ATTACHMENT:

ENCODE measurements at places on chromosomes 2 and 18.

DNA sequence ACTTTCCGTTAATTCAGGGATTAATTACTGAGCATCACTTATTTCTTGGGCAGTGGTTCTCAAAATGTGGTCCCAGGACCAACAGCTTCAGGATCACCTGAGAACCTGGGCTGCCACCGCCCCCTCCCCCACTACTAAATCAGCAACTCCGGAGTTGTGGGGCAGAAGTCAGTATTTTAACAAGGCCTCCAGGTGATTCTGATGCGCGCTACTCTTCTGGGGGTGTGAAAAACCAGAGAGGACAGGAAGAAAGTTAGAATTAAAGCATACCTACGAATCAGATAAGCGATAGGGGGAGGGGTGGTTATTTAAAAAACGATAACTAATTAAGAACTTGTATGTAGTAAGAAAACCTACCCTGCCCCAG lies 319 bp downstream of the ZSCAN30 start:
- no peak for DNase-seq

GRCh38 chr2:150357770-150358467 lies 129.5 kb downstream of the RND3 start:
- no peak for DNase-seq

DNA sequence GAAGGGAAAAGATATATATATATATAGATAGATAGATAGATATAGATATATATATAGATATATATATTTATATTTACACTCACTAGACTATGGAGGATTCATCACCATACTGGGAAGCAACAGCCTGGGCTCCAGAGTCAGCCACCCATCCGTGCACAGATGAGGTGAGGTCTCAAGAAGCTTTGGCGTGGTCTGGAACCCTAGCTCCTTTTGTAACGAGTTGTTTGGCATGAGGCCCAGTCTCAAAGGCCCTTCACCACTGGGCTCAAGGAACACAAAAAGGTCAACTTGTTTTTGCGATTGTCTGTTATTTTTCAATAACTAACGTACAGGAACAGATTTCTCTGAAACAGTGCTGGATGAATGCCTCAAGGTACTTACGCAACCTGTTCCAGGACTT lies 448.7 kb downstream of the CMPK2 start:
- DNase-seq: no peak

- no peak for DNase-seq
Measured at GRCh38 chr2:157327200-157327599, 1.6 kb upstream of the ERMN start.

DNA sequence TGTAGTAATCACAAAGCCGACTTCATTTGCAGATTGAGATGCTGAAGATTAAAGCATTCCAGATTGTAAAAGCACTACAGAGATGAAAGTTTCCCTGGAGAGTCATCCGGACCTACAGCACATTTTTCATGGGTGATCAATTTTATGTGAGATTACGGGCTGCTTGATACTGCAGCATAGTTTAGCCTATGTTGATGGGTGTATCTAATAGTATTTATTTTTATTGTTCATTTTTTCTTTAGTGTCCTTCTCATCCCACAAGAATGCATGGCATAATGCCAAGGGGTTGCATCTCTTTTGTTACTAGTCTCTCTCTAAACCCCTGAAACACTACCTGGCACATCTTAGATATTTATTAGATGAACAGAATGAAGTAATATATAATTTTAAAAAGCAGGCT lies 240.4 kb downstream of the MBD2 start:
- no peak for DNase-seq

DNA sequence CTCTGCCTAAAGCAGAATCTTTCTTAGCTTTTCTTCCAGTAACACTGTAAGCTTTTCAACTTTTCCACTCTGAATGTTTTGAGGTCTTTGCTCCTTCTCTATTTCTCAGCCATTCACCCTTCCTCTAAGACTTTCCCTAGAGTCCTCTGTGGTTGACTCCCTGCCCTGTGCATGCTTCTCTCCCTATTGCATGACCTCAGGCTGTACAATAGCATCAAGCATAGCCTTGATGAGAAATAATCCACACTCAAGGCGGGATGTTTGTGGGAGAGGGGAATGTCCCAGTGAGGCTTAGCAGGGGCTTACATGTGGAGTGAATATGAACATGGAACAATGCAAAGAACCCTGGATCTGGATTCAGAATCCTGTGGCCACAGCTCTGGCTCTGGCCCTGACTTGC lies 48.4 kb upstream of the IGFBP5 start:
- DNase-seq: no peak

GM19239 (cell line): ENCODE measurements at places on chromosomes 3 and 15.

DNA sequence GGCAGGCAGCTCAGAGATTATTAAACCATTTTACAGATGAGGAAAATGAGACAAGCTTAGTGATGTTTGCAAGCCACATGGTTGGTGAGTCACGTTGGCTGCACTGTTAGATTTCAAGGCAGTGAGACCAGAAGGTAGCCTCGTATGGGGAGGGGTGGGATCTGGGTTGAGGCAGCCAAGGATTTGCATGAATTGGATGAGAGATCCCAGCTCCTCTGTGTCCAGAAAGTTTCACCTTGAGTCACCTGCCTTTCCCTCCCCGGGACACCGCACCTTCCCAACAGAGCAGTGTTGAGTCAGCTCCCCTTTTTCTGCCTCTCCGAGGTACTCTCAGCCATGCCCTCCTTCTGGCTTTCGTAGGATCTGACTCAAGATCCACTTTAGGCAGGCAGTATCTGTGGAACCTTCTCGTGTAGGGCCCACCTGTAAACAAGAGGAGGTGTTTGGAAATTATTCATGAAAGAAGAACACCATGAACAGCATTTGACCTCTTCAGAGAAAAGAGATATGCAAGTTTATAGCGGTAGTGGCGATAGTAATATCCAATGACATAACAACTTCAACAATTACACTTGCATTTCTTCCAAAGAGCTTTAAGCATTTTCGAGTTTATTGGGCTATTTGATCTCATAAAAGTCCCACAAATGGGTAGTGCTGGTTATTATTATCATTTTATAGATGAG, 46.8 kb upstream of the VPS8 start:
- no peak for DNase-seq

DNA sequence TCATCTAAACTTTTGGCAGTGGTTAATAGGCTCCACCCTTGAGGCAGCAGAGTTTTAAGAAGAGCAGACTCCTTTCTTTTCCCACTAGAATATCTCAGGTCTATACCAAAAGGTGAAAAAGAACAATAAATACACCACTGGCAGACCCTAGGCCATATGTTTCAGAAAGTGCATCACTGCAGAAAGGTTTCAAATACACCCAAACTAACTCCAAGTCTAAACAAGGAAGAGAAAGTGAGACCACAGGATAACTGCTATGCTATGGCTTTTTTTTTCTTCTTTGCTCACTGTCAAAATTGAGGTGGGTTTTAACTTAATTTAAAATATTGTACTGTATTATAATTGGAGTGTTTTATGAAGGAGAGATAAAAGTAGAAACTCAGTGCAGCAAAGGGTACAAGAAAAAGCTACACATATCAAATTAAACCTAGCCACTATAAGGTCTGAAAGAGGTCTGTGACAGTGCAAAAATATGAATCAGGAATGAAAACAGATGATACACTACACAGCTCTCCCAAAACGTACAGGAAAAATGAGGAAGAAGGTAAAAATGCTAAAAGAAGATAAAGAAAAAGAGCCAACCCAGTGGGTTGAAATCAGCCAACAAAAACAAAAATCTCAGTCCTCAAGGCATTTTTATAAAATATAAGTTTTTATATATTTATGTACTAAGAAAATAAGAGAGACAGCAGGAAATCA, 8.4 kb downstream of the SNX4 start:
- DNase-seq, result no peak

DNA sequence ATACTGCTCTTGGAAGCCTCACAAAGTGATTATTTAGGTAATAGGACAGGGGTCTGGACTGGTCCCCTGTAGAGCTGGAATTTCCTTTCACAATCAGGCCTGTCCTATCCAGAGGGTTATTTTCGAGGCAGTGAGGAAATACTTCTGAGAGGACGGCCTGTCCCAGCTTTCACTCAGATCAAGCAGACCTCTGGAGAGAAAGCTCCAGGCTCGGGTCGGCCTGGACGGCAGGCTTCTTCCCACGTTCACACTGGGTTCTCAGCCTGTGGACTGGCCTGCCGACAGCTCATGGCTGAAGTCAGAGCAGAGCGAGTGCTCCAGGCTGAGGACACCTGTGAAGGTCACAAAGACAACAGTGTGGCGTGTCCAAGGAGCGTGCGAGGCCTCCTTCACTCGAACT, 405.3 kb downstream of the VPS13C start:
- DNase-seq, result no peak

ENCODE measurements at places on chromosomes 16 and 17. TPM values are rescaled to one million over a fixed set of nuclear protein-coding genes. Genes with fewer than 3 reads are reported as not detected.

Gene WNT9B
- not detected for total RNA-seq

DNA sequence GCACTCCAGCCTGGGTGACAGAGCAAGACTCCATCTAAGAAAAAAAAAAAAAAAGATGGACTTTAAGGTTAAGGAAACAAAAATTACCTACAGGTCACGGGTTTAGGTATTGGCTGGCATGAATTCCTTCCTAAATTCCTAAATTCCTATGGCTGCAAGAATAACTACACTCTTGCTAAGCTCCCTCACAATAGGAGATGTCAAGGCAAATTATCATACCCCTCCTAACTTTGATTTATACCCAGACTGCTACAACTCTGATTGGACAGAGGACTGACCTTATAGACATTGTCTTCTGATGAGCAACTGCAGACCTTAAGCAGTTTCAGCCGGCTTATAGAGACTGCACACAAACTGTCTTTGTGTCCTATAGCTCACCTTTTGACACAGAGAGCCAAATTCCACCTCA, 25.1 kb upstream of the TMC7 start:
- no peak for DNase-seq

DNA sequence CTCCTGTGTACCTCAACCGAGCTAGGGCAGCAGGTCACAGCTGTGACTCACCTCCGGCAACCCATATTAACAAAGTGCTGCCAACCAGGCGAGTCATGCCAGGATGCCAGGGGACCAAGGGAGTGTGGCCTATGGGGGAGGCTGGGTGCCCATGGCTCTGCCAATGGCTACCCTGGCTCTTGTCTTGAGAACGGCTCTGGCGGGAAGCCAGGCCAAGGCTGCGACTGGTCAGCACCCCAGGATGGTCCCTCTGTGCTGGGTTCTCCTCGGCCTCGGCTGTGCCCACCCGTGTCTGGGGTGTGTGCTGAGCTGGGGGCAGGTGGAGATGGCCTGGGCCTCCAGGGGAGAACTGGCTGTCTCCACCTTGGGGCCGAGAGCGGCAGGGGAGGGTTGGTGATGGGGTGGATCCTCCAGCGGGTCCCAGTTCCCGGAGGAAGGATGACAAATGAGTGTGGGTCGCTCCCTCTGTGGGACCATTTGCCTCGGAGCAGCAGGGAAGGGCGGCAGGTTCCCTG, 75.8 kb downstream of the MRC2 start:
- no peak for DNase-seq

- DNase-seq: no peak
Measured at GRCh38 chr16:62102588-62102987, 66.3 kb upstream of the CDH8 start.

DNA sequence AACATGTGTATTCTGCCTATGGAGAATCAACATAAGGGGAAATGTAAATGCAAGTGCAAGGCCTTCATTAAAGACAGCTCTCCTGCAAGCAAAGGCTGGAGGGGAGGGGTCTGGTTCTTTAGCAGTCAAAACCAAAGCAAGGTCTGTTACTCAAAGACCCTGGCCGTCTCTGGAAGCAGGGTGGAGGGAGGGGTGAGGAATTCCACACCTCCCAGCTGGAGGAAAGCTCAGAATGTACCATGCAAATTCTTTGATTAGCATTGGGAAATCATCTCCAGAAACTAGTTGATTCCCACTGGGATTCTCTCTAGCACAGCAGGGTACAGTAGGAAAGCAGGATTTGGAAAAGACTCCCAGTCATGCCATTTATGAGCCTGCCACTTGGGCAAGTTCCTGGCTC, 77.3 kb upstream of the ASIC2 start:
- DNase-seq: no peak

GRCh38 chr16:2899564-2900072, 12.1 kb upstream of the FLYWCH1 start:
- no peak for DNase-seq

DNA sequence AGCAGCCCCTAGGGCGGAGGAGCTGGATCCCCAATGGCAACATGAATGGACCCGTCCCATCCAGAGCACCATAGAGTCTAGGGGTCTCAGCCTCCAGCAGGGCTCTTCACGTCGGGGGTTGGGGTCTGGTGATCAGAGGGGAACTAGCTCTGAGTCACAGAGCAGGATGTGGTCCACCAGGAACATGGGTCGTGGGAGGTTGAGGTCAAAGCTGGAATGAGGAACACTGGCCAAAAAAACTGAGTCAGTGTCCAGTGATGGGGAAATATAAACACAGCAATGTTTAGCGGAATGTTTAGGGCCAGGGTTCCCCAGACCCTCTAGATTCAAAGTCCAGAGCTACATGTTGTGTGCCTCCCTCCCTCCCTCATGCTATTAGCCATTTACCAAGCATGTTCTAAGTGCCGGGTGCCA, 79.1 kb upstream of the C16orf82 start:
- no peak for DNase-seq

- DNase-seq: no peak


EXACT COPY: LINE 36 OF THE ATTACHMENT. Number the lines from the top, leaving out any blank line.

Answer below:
- DNase-seq: no peak